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Kirtland Temple

The Biography of a Shared Mormon Sacred Space

David J Howlett

Publication Year: 2014

The only temple completed by Mormonism's founder, Joseph Smith Jr., the Kirtland Temple in Kirtland, Ohio, receives 30,000 Mormon pilgrims every year. Though the site is sacred to all Mormons, the temple's religious significance and the space itself are contested by rival Mormon denominations: its owner, the relatively liberal Community of Christ, and the larger Church of Jesus Christ of Latter-day Saints.David J. Howlett sets the biography of Kirtland Temple against the backdrop of religious rivalry. The two sides have long contested the temple's ownership, purpose, and significance in both the courts and Mormon literature. Yet members of each denomination have occasionally cooperated to establish periods of co-worship, host joint tours, and create friendships. Howlett uses the temple to build a model for understanding what he calls parallel pilgrimage--the set of dynamics of disagreement and alliance by religious rivals at a shared sacred site. At the same time, he illuminates social and intellectual changes in the two main branches of Mormonism since the 1830s, providing a much-needed history of the lesser-known Community of Christ.

Published by: University of Illinois Press

Title Page, Copyright Page

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pp. iii-iv


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pp. v-vi

List of Illustrations

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pp. vii-viii

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pp. ix-xiv

When I was young, I occasionally would watch my handyman father work on odd projects in our basement. On one such a night, he turned from his latest project and asked me, “You want to see some old-timey square nails?” I nodded, and he rummaged in an old card-catalog drawer filled with odds and ends. From it, he pulled out a yellowed envelope. In pencil on the envelope’s ...

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Introduction. The Kirtland Temple as a Parallel Pilgrimage

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pp. 1-10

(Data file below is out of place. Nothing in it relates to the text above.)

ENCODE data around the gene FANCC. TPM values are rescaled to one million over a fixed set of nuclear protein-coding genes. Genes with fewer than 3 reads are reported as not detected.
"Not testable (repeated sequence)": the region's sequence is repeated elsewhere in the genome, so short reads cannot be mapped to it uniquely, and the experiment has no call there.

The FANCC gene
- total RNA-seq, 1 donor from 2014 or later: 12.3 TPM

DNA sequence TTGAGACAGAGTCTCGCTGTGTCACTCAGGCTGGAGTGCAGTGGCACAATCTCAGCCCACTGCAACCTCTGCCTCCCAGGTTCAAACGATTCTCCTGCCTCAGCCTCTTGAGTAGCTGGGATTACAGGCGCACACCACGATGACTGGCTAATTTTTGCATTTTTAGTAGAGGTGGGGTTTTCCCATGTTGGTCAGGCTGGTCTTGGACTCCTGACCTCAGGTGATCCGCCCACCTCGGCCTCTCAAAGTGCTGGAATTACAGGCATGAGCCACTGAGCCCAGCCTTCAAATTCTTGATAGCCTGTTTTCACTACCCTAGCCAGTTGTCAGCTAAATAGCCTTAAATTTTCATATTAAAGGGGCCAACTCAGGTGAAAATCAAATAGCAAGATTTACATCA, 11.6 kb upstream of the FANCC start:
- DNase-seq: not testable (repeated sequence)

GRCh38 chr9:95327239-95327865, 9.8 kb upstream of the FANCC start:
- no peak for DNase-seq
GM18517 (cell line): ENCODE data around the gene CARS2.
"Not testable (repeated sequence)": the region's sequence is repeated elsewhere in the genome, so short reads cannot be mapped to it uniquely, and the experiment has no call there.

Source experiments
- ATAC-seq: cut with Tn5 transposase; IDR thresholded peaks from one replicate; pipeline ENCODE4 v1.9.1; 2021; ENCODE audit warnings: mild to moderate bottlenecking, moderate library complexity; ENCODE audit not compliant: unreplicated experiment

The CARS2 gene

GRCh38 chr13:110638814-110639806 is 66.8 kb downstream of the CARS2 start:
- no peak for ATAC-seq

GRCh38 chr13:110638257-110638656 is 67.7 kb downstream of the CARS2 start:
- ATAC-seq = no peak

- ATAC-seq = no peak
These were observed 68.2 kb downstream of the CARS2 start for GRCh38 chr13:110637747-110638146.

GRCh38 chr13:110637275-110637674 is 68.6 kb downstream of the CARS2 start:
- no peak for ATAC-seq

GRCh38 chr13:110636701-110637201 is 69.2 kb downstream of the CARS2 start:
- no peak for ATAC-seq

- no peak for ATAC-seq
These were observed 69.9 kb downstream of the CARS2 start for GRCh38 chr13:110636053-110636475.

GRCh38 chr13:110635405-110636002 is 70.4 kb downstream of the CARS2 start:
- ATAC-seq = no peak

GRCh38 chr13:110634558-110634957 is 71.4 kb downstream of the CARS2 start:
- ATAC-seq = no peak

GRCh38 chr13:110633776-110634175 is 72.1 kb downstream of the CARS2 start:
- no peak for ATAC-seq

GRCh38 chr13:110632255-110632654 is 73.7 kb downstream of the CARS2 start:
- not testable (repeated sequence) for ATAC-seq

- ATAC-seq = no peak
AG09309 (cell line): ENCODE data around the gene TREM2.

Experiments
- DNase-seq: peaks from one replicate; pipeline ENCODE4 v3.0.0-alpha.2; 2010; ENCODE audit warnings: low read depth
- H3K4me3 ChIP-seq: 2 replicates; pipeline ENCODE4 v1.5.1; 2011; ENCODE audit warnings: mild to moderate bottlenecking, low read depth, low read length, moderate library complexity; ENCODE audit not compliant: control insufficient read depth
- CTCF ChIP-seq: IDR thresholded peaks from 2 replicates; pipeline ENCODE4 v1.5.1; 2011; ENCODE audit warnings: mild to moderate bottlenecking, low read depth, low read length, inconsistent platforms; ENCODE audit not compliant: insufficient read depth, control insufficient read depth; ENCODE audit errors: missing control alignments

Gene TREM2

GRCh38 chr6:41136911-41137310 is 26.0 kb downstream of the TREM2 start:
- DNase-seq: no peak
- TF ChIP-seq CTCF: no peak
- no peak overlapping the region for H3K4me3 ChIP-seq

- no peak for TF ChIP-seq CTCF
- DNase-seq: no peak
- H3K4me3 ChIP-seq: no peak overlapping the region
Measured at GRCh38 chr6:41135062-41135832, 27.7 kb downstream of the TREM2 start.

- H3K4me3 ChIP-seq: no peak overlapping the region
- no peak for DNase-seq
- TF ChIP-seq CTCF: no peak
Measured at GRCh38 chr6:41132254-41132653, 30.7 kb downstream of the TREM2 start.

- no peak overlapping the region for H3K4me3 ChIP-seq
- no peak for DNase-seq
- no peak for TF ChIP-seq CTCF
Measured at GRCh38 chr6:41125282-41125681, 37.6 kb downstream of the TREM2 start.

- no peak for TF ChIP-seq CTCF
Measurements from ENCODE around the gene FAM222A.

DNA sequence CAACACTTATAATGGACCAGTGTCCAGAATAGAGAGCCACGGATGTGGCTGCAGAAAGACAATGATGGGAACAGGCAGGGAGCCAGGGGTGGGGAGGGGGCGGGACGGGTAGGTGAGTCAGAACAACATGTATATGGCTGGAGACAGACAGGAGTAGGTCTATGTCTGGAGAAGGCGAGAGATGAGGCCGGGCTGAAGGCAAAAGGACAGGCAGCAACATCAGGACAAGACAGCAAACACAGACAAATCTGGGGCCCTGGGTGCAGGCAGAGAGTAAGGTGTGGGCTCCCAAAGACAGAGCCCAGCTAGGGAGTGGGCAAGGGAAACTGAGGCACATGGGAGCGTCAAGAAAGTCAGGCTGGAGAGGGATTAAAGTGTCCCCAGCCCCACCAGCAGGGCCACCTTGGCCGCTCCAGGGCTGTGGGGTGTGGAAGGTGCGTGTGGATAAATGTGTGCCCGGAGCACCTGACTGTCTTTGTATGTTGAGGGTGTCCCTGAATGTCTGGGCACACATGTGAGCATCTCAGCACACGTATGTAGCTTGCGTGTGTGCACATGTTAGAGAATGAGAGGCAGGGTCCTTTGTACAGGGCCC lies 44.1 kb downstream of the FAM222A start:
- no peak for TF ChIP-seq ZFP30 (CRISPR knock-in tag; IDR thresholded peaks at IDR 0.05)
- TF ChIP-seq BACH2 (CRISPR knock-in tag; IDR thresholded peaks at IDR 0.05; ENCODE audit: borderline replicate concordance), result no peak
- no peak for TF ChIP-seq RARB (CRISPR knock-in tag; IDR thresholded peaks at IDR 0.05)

In 2008, thirty-three thousand people from six continents visited a small, historic Mormon temple, the Kirtland Temple, near Cleveland, Ohio. “I couldn’t value anyplace more than the Kirtland Temple,” related a frequent Latter-day Saint visitor. “The feeling there is similar to what I had in Jerusalem when I visited the garden tomb and the garden of...

Part I: Pattern and Preparation

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1. A "House of the Lord" in Kirtland, 1831–1844

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pp. 13-37

The seventy-year-old matriarch of Mormonism’s first family, Lucy Mack Smith, composed a now-famous family memoir in 1845, less than a year after the deaths of three of her sons, all leaders in the early Mormon church. In an early chapter, Lucy recalled a scene from the previous decade where Joseph, her middle son and founder of the movement, led a meeting of Mormon ...

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2. Splintered Saints and the Temple, 1844–1900

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pp. 38-47

During the winter of 1879–80, a writer for Lippincott’s Magazine, Frederic G. Mather, visited the Kirtland Temple and wrote a detailed account of the then half-century-old building. On a tour of the temple led by an RLDS member, Mather was struck by a sign prominently posted on a wall in the temple’s upper court and copied it into his notes:...

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3. Reforming Identities, Reframing Pilgrimage, 1900–1965

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pp. 48-64

In December 1905, a small group of LDS general authorities and their spouses embarked on a whirlwind tour of the eastern United States, including a stop to dedicate a monument at Joseph Smith’s birthplace in Vermont. On the return, the LDS party surprised the RLDS Kirtland Temple caretakers by appearing on the temple’s steps during a time of the year that had few guests ...